The Frugal Life February 18, 2002 133rd. issue o The Frugal Life* (TFL) is published every Monday by, Keren Wells, publisher. TFL is intended for subscribers only. To subscribe, unsubscribe, or, change your subscriber data, see the instructions at the very end of the newsletter. To view the HTML version of this newsletter please go to: https://www.thefrugallife.com/thefrugallife/current.html + CONTENTS: o A Note From Keren o Was 2001 Your Wakeup Call to get Debt FREE? –by Greg Moore o Maximize Your Tax Refund –by Gary Foreman o Readers Needs o Last Week Readers Needs o Readers Tips o Disclaimer o Subscription info *******Advertisement Southern Living At HOME(TM). Bring the pages of Southern Living magazine to life! Share beautiful home and garden decor and accessories with friends and family! Be the first in your town to be a part of this exciting Party Plan company. E-mail mailto:Li************@ao*.com" data-original-string="y/1qngxL6Hoks7jyFfrCC4B5uXi+UK/YZKTAww4Dca8=" title="This contact has been encoded by Anti-Spam by CleanTalk. Click to decode. To finish the decoding make sure that JavaScript is enabled in your browser. or call 256-685-2567. ******* ~~ A Note from Keren I am pleased to inform everybody the baby clothes I offered to give away, are going to a very special family.  Also I got the opportunity to learn of a very special person in Kentucky.  She lives in a community where people are very poor, and she is trying to help her community along with her cousin by having a resource center.  They need canned goods, soap, clothes for children and adults (some children don’t even have underware, and that is already a problem at school), baby items, pads, toothbrushes, etc.  Some homes don’t have running water…  they need the basics, things that we (even the frugal people), take for granted. I have been praying for this community and would like to help, and in the meantime if anyone knows or have the resources to help this community on a big or small scale, please let me know (), I know they will greatly appreciate your help and interest. Well, that’s all I have to say for now.  Have a happy and blessed week. Keren Wells editor   ~~~~~ Lessons from My Journey to Debt FREEDOM Greg Moore, CFISL            Was 2001 Your Wakeup Call to get Debt FREE? The journey to Debt Freedom is becoming a race. We can no longer afford a leisurely stroll… racking up debts hoping to pay them from decades of future earnings… if ever. It’s a race against increasing uncertainty and insecurity…      * Layoffs are at a nine year high;      * Consumer confidence is at a five year low;      * 401Ks have become 201Ks;      * War;      * ENRON;      * 1% CDs. Stay focused. Execute your Debt Freedom plan… if you have one. Get one if you don’t. Pick up the pace a bit. In these turbulent times, each debt you pay off:      ++ Decreases the amount of income you need;      ++ Increases the amount of cash you can save. Both of which increase your sense of security and decrease your need to worry. As Dr. Wayne Dyer says, “You can only give away what you have.” If you have security, then that is what you can give to others.  It’s just like the airline steward says during pre-flight instructions when the plane experiences a sudden drop in pressure and those yellow masks drop from the ceiling…       “Put YOUR mask on first, then help your child.” Which is obviously good advice. But the next statement is of paramount importance…                   “Then breathe normally.” Get to Debt Freedom. Get there as quickly as you can. Then give away security to others — help them get to Debt Freedom, too. It will come back to you. —————–     Greg Moore is the author of the Debt Freedom eCourse, “DebtIntoWealth — Lessons from My Journey to Debt Freedom”.      For a FREE Lesson 1 of this course, go here:        ~~~~~ Maximize Your Tax Refund –by Gary Foreman Dear Dollar Stretcher, I have 4 children and do not work outside the home. As tax season approaches we are anxious to get that large tax check. As usual, we have it spent before it gets here. There are so many things we need. My washer and dryer are breathing their last, the car has a leak in the radiator. Then there is the desire for a date with my husband. We haven’t had any private fun in such a long time. I know that it would please our creditors to just plunk down the tax check in their lap. There won’t be enough to pay all of them. But when that money is gone, what do we do to buy the high-dollar items that we need? Would it really help to use maybe $1,000 or so of the tax check on one of the loans?  Should we use it on the highest interest loan? Cathy Cathy asks a good question. While it’s tempting to use a tax refund to treat yourself to some special purchase, in many cases it’s more important to use the money to pay off bills or make necessary purchases. The honest answer to Cathy’s question is – it depends. What she does with the tax refund may be less important than what she does with the other bills and expenses that she faces. Using a $1,000 tax refund to pay off her credit card could save Cathy $180 a year (assuming 18% interest rate). So if she’s able to keep the balance down she’d save that much every year for the rest of her life. However, a more likely scenario is that she’ll use the card for an auto repair or other purchase soon after and have the same credit card balance that she started with. In that case, she really hasn’t accomplished anything. She can gain an advantage by using the refund to pay down the account that’s charging her the highest rate of interest. Then put new purchases on the card that’s charging her the lowest rate of interest. Cathy should always be trying to move her debts to the lowest cost credit card. It may not seem like much, but if she has a $7,000 balance and can reduce her rate from 18% to 13% she’ll save $350 each year. What happens if Cathy spends the refund? Again, it depends on what she buys and how she buys it. Anyone who is married with children can appreciate Cathy’s desire for a date with her spouse. But, she might be better off planning a candlelight dessert with hubby at home after the kids’ bedtime once each month. What about the auto repairs or a new washer and dryer? She could visit her mechanic and have him install a new radiator. An alternative would be to have her husband or a neighbor install a radiator purchased at a junkyard. That could reduce the cost of the repair by 50% or more. It’s possible that the IRS refund could give Cathy some buying leverage. Take her washer and dryer for instance. If she waits until they break she’ll probably be forced to buy immediately. Having the refund check available means that she’s a ‘cash’ buyer. That could allow her to drive a better bargain. It would also allow her to look for a good used deal in the paper. Another possibility would be to save the old washer and dryer. Perhaps a $100 service call would buy some time. The trick is not to use the refund to momentarily feel wealthy and pay retail. Use it to give you flexibility to make it go further. There’s still one other option for her tax refund. She could use the money for a cash emergency fund. In most cases it would be silly to keep an emergency fund that earns money market rates (about 2%) while she’s still paying credit card debts at 18%. But, if Cathy could learn to face emergencies without using her charge cards, it could be worth it. Generally, once a family begins to put big expenses on their credit card they’ll always carry a balance. Two final thoughts. Part of every monthly budget should be money set aside for medical, home and auto bills. It might not be easy setting aside $50 or more each month. But it’s essential. In Cathy’s case, she might want to find a part-time job that could generate that much. Cathy and her husband may also want to have his withholding changed. Remember that the IRS doesn’t pay you interest on your withheld taxes. So instead of getting a big refund each year, Cathy could use the extra take home pay and use it to reduce those 18% card balances each month. ________________ ~~~~~~~~ Reader’s Needs Q. Recently my best friend and I, along with our husbands, started a ministry called Great Blessings Ministry, to help the “working poor” and disabled who do not qualify for government programs in our county. We help with emergency services like food, utility bills and doctor visits. When we give out meat like 1# packages of hamburger, chicken, tuna and hams we would like to give out quick and inexpensive recipes along with the ingredients needed. Recipes must feed 4-6 people. Can you please ask your readers for help. They can email us at Gr************@ao*.com. Thanks so much and God bless you.  –Karen Langreder Q.  I was wondering if anyone had a low cost solution to commercial dog food? I have 2 dogs and one is quite large, I feel i spend more on dog food than I do on groceries for my family! I have tried the cheap stuff and they won’t touch it, I do have kitchen scraps but I have a family of 5 and not much in the way of leftovers, any ideas?  Nancy Q.  Does anyone know how to make the scented pinecones that are so popular during the Holiday season and how to make the scent last? –Martha Send your answers to editor ~~~~~~~~~~~ Last Week Reader’s Needs o I have a collection of men, women’s, belts and every color in the rainbow. Do you know of a craft which can be done with these? I do have a clothes closet where upon all my clothing, shoes, and miscellanous items are total free. But i am unable to get rid of these. Thank you Read the Answers at https://www.thefrugallife.com/recycling_belts.htm o   Every Mexican food restaurant in the country has the exact same incredible cheese dip (white, bland, drippy, maybe not 100% cheese). I have looked and looked for a retail outlet for this stuff but can’t find it. Nothing else is as good but I calculate by buying it by the dish, I’m paying about $100 per gallon. I can’t buy a gallon can from a wholesaler. Anybody know where I can get this stuff retail? –Jay Read the Answers at https://www.thefrugallife.com/thefrugallife/mexican_cheese_dip.htm ~~~~~ Readers Tips o  When you send birthday cards, etc., address in pencil and advise recipient to re-cycle and send to someone else down the line for similar occasion. –Jackie o  This is truly not bird related, but it’s a bit of important info I’d like to pass along. We all complain loudly to a manager, supervisor etc. when a sales person, customer service rep or such just won’t listen, is snide or such.  But have you EVER talked to the manager/supervisor when you got good service? Until about 2 years ago I occassionally did, but not often.   Now I do every time.  The reason…besides being nice …almost every customer service business in the nation gives REWARDS to their good employees.  I know this for a fact.  An individual in the industry told me and I’ve checked it out.  Sure enough. One company I talked to gave their employees an extra 15 minute break–we could all use that. Another gives out prizes with the company logo on them. ie credit card wallets, pen and pencil sets, tote bags.  Some give monetary bonsus after so many good remarks.  The employees are not allowed to tell you that, but if you ask them, then they can say yes we do.  Then you asked to speak to their supervisor and praise their work. One young lady burst into tears when I told her that I wanted to tell her supervisor what a good job she had done.   It seems she’d had a truly horrible day and it was the first good thing that had happened to her all day. In a store and some one is extremely helpful.  Tell their supervisor.  In all situations it not only gets them immediate acknowledgement it goes on their record for their next pay raise AND encourgages them to be nice to some one else. Just thought I’d let you know. Jan o  This is not exactly a frugal tip in the usual way, but it can save you money and alot of aggrevation.  When I go food shopping, the first thing I do is get a shopping cart and put my pocketbook in the front “baby seat” section of the cart.  I next take the baby restraint straps and wrap those straps in and around the straps of my pocketbook. This way, if someone should try to snatch my purse, it isn’t going anywhere as it is virtually strapped into the cart, and can not be removed without undoing the strap restraints.  I do not live in a high crime area, but an acquaintance lost her pocketbook out of a cart when she was not looking, and we all can imagine the agony of replacing everything in your purse.    emembee in MA. o  Bleach and water are great for shower curtains.  However, to save you some time, put the bleach with washwater and a little detergent in the washing machine, put your shower curtain in wasing macine along with a towel and wash.  Take shower curtain out wet and hang on shower rod.  Piece of cake, works great, everytime. — Louise If you have any frugal tips, please send them to editor + DISCLAIMER – Information in TFL has been derived from sources believed accurate and reliable. In no event shall *The Frugal Life,* Keren Wells, or the TFL staff be liable for any damages whatsoever resulting from any action arising in connection with the use of information herein. TFL does not knowingly accept ads from advertisers deemed detrimental to TFL’s readers, however, publication of an ad in TFL does not constitute an endorsement for such product or service. There is no remuneration for suggestions, tips, or ideas submitted by readers, other than occasional prizes offered by TFL and awarded at the sole discretion of TFL and it’s staff. All suggestions, tips, and ideas, submitted for publication in The Frugal Life, become the property of The Frugal Life, notwithstanding similar rights of the reader submitting such suggestions, tips, or ideas. TFL publishes readers name with their suggestions, tips, and ideas unless a reader requests otherwise at the time of the submission.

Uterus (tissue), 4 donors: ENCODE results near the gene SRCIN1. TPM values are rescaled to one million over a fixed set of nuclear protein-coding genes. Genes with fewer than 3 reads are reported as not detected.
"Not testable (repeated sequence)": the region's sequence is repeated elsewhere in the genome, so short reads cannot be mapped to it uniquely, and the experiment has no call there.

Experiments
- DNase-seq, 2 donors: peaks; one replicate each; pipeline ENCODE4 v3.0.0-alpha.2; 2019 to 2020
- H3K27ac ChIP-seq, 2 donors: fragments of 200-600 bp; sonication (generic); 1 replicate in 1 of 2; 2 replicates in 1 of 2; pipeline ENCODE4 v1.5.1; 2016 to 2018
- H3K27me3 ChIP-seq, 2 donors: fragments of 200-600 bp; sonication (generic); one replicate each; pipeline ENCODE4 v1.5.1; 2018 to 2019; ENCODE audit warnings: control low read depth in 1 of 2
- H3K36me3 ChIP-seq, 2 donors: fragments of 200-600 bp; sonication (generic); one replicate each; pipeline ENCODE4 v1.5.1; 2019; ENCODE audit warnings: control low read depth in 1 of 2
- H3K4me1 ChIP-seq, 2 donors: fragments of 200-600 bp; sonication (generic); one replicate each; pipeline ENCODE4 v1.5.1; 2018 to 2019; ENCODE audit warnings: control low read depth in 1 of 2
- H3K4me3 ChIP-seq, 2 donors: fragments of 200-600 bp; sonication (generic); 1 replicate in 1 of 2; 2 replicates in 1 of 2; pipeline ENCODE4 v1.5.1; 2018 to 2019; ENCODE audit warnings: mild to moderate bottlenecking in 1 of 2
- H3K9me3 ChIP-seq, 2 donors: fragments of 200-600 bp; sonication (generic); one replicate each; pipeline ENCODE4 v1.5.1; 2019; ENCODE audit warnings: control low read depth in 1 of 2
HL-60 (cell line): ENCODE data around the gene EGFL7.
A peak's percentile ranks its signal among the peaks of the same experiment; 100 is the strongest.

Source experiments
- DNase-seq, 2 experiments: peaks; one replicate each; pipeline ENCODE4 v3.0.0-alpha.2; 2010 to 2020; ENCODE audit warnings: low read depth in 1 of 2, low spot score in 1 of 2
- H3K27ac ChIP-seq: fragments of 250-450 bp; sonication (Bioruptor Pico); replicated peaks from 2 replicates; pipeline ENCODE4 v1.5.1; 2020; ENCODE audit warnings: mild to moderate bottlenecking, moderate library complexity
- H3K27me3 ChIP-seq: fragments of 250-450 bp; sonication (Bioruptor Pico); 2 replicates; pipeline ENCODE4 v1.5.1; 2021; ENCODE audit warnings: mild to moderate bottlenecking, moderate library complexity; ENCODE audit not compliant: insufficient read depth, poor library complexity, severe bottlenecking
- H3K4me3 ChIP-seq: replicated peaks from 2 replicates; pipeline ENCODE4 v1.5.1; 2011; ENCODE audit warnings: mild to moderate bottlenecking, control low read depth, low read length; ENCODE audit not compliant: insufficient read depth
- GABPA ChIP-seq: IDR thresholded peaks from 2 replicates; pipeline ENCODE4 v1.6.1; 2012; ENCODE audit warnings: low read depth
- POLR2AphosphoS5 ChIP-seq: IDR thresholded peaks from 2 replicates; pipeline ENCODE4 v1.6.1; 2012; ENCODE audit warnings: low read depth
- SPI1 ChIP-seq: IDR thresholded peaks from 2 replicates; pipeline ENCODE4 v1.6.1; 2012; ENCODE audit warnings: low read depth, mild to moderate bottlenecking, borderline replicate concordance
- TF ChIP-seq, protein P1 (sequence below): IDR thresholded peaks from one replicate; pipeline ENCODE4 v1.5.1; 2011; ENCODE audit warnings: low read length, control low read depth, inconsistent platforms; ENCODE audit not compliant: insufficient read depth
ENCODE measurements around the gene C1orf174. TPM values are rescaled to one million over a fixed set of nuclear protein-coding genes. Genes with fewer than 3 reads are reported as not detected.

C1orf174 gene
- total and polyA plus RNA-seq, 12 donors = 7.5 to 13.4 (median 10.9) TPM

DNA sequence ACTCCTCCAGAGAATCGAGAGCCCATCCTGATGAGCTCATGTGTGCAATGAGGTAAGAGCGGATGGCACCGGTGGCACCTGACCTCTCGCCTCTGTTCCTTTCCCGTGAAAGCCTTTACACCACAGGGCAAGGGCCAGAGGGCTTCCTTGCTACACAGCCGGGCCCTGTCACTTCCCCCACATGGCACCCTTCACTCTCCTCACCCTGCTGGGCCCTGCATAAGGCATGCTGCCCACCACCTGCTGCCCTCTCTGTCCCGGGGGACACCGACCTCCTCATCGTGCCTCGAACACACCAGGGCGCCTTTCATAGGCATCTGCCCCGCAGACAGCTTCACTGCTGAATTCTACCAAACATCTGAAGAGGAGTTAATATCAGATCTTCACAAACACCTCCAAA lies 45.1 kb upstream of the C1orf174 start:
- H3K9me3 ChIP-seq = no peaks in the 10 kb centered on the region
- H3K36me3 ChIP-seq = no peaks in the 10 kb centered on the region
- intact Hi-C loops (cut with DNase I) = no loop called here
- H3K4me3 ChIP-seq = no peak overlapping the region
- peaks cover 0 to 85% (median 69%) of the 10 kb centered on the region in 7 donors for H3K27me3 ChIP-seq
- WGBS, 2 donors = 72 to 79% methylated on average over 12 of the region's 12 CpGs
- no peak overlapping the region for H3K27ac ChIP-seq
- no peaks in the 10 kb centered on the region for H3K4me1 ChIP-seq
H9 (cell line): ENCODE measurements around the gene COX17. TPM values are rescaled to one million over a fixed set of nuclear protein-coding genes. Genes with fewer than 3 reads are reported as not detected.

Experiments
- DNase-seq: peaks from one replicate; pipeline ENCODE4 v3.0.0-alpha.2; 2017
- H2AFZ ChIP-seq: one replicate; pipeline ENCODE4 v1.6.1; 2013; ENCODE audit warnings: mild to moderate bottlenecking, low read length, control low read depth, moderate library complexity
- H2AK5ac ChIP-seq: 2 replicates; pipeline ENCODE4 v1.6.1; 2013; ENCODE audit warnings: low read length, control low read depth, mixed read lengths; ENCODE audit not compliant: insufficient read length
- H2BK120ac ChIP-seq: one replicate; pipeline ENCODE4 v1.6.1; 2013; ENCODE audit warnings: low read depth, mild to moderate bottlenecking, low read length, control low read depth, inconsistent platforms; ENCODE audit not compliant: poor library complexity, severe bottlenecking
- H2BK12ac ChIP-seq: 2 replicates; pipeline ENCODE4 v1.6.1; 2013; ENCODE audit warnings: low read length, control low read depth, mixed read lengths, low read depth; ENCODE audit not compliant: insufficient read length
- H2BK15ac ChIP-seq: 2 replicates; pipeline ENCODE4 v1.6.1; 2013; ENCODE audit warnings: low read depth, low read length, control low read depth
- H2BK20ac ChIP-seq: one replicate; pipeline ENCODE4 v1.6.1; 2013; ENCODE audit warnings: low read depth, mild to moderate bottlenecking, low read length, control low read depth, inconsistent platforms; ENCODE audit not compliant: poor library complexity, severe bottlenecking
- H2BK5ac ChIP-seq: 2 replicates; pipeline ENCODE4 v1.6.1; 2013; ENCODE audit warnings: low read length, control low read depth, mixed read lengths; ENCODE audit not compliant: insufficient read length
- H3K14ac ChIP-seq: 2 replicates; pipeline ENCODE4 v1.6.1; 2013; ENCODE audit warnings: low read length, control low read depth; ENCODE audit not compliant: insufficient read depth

Leave a Reply